Week of 31 August 2021


This is a plastinated ovine heart!

Plastination is a unique technique of tissue preservation developed by Dr. Gunther von Hagens in Heidelberg, Germany in 1978. In this process, water and lipids in biological tissues are replaced by curable polymers (silicone, epoxy, polyester) which are subsequently hardened, resulting in dry, non-toxic, odorless and durable specimens.

Plastinated specimens are perfect tools for medical teaching and anatomy research, especially for cardiology, neuroanatomy and nephro-urology. During the next few weeks, we will show you several plastinated specimens so you can recognize and identify the anatomical structures of the heart. Stay tuned!

This plastinated heart is one example from the comprehensive suite of Surgical Training and Pathology Services offered by IMMR’s in-house team of veterinary cardiac surgical specialists and Board-certified Veterinary Pathologists, in collaboration with the veterinary school of Maisons-Alfort, Paris.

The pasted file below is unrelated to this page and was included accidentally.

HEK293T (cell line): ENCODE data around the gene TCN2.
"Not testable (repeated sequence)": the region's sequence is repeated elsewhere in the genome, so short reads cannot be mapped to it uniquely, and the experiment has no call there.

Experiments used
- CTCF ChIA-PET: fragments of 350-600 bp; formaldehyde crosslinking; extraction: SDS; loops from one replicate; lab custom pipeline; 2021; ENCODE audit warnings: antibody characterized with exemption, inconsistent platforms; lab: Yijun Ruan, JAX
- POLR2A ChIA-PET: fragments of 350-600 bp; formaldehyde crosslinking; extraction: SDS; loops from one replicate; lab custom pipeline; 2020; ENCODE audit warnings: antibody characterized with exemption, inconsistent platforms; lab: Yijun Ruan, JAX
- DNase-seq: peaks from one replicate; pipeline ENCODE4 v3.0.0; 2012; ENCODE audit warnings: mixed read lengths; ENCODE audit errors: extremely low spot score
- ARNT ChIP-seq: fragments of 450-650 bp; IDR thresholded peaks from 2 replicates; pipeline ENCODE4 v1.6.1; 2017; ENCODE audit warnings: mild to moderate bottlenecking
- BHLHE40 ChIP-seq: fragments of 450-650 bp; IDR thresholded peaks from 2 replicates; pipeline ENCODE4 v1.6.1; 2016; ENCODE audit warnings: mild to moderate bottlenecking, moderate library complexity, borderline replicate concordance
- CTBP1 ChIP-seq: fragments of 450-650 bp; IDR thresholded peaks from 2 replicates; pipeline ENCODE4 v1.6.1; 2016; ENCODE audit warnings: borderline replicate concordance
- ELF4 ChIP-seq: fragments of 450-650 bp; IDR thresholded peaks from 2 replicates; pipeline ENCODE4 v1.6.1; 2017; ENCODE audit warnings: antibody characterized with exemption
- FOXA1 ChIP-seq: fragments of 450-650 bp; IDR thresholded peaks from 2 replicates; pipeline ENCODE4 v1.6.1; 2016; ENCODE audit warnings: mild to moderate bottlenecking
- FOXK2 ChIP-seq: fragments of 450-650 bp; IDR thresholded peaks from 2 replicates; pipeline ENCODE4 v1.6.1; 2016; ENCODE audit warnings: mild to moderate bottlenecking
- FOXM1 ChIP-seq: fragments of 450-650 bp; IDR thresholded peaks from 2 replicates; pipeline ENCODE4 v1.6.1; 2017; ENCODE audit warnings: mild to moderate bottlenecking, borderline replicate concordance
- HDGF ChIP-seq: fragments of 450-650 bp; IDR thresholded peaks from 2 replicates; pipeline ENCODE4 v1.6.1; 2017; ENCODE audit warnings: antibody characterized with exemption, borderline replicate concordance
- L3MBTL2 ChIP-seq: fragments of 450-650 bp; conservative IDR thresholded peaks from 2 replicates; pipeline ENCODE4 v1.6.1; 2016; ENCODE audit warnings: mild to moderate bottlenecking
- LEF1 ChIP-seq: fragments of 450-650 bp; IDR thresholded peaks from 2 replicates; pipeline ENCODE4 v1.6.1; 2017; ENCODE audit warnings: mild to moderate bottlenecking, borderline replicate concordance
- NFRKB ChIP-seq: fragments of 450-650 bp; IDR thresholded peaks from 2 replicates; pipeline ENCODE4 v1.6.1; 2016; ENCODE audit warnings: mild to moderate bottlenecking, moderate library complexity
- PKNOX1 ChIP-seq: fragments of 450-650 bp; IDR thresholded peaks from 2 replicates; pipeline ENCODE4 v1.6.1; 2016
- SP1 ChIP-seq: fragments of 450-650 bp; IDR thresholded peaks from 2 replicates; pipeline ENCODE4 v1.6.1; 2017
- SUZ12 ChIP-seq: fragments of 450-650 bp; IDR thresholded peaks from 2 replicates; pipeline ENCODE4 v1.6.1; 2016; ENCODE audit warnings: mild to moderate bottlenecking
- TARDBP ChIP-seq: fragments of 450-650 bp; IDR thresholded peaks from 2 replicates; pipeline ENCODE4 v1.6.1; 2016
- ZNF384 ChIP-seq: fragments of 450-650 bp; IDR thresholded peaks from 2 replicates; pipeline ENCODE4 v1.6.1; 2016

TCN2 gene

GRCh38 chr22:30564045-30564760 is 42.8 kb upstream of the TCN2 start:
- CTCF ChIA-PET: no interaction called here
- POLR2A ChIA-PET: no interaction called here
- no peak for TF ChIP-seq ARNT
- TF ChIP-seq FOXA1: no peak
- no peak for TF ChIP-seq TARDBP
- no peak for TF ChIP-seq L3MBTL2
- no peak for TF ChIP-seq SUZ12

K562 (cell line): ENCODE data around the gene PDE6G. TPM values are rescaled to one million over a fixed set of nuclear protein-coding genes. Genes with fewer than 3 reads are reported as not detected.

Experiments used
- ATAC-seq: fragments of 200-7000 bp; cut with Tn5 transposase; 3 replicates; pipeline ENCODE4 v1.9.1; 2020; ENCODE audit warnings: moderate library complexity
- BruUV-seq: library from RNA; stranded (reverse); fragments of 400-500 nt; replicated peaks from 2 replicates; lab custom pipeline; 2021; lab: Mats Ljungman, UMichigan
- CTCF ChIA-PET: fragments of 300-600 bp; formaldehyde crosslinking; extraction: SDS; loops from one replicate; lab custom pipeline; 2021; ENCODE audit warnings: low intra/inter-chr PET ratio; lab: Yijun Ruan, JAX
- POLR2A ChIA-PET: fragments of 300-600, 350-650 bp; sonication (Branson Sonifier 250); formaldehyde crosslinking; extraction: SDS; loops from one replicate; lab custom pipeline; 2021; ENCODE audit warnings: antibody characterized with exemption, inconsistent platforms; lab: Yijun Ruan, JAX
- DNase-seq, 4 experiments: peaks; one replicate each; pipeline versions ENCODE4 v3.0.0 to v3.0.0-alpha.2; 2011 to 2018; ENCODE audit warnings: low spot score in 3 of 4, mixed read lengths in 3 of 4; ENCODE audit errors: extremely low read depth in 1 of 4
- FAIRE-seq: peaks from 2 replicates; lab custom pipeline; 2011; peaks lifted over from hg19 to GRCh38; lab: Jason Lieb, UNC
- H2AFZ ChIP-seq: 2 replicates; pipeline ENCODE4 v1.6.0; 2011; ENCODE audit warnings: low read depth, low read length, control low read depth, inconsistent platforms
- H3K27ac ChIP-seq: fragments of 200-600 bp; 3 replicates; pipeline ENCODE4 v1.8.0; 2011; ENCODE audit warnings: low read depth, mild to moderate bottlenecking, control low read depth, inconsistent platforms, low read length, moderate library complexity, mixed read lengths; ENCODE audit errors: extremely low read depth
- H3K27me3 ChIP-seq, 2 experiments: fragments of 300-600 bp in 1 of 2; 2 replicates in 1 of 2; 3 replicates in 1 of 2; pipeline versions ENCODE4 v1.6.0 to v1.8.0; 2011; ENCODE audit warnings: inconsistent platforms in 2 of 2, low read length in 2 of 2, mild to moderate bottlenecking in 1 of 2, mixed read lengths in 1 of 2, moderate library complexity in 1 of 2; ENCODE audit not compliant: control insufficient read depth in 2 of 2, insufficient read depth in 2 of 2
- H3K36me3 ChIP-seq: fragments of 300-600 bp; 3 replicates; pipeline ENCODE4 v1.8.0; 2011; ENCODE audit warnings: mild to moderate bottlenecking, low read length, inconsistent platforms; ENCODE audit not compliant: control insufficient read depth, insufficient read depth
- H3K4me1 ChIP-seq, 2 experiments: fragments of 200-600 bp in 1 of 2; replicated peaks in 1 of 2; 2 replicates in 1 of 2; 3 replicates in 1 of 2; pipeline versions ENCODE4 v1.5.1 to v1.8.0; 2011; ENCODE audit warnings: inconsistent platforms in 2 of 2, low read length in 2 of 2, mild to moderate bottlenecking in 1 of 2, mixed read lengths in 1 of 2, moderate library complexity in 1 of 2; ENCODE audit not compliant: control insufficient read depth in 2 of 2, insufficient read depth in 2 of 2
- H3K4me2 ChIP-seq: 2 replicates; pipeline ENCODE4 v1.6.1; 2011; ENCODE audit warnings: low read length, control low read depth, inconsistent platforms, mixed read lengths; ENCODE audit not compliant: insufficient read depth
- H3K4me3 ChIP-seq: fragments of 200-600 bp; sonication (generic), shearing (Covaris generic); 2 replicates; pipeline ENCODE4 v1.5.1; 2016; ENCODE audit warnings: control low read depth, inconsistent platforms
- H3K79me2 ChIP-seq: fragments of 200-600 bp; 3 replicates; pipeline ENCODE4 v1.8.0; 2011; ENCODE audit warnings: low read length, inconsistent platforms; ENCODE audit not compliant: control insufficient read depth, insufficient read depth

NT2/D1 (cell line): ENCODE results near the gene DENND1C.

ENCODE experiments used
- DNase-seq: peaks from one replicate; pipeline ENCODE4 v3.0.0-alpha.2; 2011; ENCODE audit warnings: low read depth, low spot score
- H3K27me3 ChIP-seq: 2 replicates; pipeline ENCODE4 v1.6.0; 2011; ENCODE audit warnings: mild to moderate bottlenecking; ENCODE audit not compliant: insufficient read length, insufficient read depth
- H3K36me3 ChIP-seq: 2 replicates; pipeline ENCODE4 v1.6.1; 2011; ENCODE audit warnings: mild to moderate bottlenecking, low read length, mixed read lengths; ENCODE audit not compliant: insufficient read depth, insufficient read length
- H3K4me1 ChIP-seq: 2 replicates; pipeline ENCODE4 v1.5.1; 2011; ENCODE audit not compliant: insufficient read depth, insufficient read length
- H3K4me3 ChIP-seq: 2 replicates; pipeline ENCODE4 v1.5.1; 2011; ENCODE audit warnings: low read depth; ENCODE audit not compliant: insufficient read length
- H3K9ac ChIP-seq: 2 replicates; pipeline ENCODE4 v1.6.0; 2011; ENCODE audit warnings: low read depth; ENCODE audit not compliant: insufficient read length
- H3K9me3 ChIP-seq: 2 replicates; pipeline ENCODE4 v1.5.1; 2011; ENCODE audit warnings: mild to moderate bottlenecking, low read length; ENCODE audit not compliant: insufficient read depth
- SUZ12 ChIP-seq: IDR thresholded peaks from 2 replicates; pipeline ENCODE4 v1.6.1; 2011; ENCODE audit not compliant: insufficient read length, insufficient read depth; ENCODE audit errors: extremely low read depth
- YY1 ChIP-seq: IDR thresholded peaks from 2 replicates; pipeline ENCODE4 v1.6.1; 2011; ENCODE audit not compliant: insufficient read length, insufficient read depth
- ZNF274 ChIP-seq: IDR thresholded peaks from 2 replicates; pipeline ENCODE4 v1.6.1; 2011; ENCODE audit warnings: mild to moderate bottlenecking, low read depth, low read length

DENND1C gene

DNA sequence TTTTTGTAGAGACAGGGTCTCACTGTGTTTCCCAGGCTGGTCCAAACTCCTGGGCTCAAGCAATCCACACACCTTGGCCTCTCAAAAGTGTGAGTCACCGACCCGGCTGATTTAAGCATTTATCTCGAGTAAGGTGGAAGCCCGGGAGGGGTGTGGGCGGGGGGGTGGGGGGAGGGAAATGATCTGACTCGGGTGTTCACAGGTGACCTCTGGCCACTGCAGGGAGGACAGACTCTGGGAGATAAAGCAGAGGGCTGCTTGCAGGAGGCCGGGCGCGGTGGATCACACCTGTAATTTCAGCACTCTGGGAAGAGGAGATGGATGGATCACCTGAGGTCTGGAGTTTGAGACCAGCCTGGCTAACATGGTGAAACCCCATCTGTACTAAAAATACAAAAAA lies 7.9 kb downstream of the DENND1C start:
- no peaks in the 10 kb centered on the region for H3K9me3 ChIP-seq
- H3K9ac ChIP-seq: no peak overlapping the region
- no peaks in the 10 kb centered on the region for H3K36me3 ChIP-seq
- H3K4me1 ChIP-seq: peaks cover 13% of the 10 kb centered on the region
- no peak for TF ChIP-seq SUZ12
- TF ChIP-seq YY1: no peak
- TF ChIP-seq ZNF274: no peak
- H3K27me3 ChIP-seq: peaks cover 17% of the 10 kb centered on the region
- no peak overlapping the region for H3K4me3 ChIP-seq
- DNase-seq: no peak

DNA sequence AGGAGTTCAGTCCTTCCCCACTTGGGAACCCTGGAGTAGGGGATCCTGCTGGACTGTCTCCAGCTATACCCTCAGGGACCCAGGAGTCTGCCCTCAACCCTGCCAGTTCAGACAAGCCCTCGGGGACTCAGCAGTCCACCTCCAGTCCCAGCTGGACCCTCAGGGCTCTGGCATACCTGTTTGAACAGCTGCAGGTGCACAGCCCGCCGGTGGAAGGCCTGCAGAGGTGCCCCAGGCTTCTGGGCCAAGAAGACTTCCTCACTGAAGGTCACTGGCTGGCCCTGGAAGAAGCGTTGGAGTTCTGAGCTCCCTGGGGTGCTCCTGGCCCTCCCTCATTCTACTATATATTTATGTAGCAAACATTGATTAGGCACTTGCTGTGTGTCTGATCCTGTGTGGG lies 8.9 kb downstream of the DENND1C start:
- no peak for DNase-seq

Contact us to learn more and discuss your preclinical research and pathology needs.

Follow us on LinkedIn and don’t miss new images from our library that we post every Tuesday, when you’ll have another chance to recognize, identify or diagnose what is shown. You can also stay updated on some of the latest developments in Preclinical Science. Stay tuned!